Dan's own answer, which avoids the extremes of Roland's discredited "Prince Tudor" double incest plot line, is detailed in his new novel, "My Dark Lady: Shakespeare's Lost Play." Dan's inspiration was a simple question: "Is there anything that the Dark Lady of the Sonnets wouldn't have known about the man who was Shakespeare?"

This richly detailed intellectual thriller takes readers on an unforgettable journey through Renaissance England. By focusing on the forbidden romance between Edward de Vere and Queen Elizabeth's most beautiful maid of honor, Dan has produced a completely riveting and surprisingly satisfying solution to the authorship riddle.
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Sort by: Showing all of 2 Customer Reviews
  • Posted October 26, 2011

    FAST and EXCITING story of intrigue and spies and cruel masters in the time of the Dark Lady of Shakespeare's sonnets.

    Fire burns from page one to the end of this novel which exposes the real story behind the famous author, whose pen name was Shakespeare. Dan Walker has captured the excitement of the times--a GREAT read. I wanted to start reading another book by Walker right away.
    Unexpected twists and turns make you jump in your chair and gasp. Set in the reign of Queen Elizabeth, victims of the cruel and conniving masters who dominate the Queen's Court draw us into their world as they try to carve a refuge for themselves even as spies peer through the peep holes. It is hard to leave this story once you step into the exotic world of evil that surrounds the Court and suppresses the brilliant playwrite whose gift includes timeless plays that portray human nature, then and now. As always, love and evil are woven through the intrigue--can love win this struggle?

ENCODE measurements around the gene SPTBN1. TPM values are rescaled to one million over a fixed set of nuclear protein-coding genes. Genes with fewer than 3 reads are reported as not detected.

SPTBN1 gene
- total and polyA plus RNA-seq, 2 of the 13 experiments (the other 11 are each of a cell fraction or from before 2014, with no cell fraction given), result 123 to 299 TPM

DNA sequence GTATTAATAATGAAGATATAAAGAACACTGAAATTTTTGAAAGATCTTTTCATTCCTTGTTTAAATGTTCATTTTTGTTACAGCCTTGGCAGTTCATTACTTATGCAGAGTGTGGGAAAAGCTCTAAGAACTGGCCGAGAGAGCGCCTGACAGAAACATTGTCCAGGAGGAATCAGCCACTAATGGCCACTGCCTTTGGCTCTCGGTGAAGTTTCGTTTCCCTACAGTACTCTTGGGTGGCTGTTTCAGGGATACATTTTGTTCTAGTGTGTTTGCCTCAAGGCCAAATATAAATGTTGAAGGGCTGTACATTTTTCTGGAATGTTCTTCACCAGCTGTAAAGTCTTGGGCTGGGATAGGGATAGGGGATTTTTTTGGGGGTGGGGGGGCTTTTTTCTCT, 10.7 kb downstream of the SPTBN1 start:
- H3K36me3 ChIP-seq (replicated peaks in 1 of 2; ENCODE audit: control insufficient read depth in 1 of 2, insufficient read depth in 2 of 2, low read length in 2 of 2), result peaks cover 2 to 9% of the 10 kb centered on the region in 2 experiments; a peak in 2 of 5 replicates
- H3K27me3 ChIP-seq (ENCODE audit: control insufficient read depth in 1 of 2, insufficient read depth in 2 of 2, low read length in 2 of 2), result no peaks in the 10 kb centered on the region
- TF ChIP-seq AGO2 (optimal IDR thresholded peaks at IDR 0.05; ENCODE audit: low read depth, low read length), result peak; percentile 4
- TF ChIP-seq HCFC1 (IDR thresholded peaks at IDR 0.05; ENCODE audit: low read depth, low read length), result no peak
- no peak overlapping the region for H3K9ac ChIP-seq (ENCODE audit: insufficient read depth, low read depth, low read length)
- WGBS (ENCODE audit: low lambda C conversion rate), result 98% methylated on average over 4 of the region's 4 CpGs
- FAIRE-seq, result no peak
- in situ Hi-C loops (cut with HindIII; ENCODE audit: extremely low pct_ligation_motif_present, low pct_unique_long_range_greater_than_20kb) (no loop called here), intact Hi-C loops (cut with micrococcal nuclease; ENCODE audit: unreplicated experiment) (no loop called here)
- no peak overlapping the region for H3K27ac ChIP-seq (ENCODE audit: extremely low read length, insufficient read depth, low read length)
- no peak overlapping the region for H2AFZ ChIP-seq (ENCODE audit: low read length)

1 out of 1 people found this review helpful.

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  • Posted October 28, 2011

    The Dark Lady's tale is historically accurate AND highly entertaining.

    I cannot recommend this romantic read too highly for these who find most of the Shakespeare authorship books too academic. If you're looking for something to take to the beach, give this new novel a nook.

    Walker came up with the idea of making the Dark Lady of the Sonnets his narrator, and he's wrapped his entire story around this strong and beguiling female character. It's a new approach, one that makes for a very refreshing twist on the usual testosterone-fueled intrigues of Elizabeth's Court.

    Best of all, if you're looking for an easily digested, entertaining overview of the authorship debate, Walker's done the work for you. His research into both this Golden Era and the authorship issues is deep and compelling. His treatment of Marlowe alone is worth the price of admission.

    In sum, Dan presents a fun and credible, not to mention delicious, take on the authorship riddle without resorting to the debunked double incest extremes of Roland Emmerich's movie (which will win Oscars, just not in the History category).

    Was this review helpful? Yes  No   Report this review